I love this trouble free Hoya relative that happily lives out its life growing in nothing but sphagnum moss. Here is a photo of its tiny flowers taken this morning:
It remains to be seen how I will make out with this plant long term trying to provide cool humid conditions. I am however very happy that I got to experience the plant first hand and take photographs of its tiny but amazing flowers.
Warm and humid is easy for me to provide using my grow tents, but cool and humid has always been a challenge for me. I am currently soaking my Dischidia astephana daily from 5-10 minutes while I care for the rest of the plants in the tent in which it resides. It lives under a strong LED light and has grown well for me, but has not flowered since I received the plant last September.
Dischidia astephana is a montane species. This was my word for the day, and I had to look it up. Montane means inhabiting mountainous country. This plant is endemic to the cooler humid mountainous ecosystems of Malaysia.
I think that the flowers of Dischidia astephana are among the most beautiful in the Dischidia world.
I picked up a beautiful mounted specimen of Dischidia astephana on eBay last year from a grower in San Francisco. Below is a photo of the plant mounted on cork.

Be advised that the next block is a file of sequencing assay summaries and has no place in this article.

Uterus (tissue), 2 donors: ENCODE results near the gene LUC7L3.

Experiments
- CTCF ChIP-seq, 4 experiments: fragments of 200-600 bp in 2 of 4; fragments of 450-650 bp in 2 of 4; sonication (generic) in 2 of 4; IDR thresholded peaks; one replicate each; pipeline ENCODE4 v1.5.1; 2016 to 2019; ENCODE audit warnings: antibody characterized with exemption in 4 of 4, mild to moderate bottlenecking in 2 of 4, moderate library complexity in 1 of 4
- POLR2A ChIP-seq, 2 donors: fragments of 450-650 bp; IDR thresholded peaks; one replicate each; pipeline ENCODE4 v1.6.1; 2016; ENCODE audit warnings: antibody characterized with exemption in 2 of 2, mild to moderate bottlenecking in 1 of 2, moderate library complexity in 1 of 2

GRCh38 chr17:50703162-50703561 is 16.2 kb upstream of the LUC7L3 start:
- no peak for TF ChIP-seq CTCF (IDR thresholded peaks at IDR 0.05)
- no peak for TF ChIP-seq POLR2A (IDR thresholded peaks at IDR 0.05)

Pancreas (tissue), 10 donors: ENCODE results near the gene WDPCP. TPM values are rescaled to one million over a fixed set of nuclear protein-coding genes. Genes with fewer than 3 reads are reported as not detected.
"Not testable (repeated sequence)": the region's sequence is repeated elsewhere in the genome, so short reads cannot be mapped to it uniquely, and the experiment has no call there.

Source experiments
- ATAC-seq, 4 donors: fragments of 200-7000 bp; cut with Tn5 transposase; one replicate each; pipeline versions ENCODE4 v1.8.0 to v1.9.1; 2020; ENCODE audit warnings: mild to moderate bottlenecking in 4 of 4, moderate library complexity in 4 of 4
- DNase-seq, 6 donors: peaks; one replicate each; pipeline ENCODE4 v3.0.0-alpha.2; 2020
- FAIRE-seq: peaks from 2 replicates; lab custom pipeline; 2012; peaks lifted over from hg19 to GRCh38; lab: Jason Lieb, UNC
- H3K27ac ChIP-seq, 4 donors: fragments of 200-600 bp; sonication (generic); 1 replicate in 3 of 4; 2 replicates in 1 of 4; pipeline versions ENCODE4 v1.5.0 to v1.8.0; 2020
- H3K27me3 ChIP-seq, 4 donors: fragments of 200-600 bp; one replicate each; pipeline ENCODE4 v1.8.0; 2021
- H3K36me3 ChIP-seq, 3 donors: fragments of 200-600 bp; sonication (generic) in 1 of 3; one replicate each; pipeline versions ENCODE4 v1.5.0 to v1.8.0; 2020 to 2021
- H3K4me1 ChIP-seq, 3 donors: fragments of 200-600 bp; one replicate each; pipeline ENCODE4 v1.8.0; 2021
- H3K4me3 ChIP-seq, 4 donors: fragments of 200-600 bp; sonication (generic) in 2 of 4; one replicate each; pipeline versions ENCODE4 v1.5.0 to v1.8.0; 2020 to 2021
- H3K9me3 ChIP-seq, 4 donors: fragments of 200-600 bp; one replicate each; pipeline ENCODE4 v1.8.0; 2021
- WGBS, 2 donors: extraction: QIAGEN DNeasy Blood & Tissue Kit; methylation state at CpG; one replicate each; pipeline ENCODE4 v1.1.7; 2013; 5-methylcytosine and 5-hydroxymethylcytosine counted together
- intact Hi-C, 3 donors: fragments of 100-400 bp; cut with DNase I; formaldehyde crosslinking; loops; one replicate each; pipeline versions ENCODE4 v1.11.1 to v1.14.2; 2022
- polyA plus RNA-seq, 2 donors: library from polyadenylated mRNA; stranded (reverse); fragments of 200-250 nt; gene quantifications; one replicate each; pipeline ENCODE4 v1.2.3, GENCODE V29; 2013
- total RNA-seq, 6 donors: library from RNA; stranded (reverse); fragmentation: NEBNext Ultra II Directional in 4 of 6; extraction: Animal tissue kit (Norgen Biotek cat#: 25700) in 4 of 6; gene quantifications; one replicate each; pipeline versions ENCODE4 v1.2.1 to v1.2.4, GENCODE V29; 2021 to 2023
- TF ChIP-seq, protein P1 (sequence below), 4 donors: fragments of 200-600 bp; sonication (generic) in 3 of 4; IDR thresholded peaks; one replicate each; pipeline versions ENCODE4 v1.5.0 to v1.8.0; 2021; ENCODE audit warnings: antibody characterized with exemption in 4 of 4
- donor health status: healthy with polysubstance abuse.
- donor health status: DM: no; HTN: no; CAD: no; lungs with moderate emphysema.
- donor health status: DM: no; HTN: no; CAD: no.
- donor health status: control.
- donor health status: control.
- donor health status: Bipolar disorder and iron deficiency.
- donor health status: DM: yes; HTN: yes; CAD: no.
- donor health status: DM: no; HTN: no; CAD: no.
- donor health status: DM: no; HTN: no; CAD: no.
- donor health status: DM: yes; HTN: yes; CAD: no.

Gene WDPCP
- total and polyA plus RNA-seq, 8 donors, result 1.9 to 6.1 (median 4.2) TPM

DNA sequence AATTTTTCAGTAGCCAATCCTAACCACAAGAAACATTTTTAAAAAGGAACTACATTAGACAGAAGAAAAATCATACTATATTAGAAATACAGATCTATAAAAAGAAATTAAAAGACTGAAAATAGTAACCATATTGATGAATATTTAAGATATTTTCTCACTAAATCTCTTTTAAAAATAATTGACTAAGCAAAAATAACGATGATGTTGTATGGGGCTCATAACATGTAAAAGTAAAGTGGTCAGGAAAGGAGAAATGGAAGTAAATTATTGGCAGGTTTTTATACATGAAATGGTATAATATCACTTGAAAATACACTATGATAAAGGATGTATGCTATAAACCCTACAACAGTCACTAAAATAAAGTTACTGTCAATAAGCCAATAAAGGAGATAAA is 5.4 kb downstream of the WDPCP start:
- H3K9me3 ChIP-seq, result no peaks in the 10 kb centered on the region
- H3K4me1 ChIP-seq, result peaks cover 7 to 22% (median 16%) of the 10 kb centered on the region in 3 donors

The secret to growing Dischidia ruscifolia is to use sphagnum moss as your media. Let it dry out between soakings and the plant will grow like gangbusters. This is a very handsome plant that any houseplant enthusiast should have in their collection.
Despite Dischidia ruscifolia supposedly being an easy plant to grow, I almost failed with it the first time I tried it. I planted the cuttings in soil, and they did not like it one bit. Right after this photo was taken the leaves yellowed, and I had to save it with cuttings. Tomorrow the secret to easily growing the plant.
Dischidia ruscifolia is a native of the Philippines where it can be found growing attached to trees or clinging to cliff walls.
The flowers of Dischidia ruscifolia appear at almost every internode and last a very long time. The flowers are extremely small no more than 1/8 of an inch (3.5 mm) long.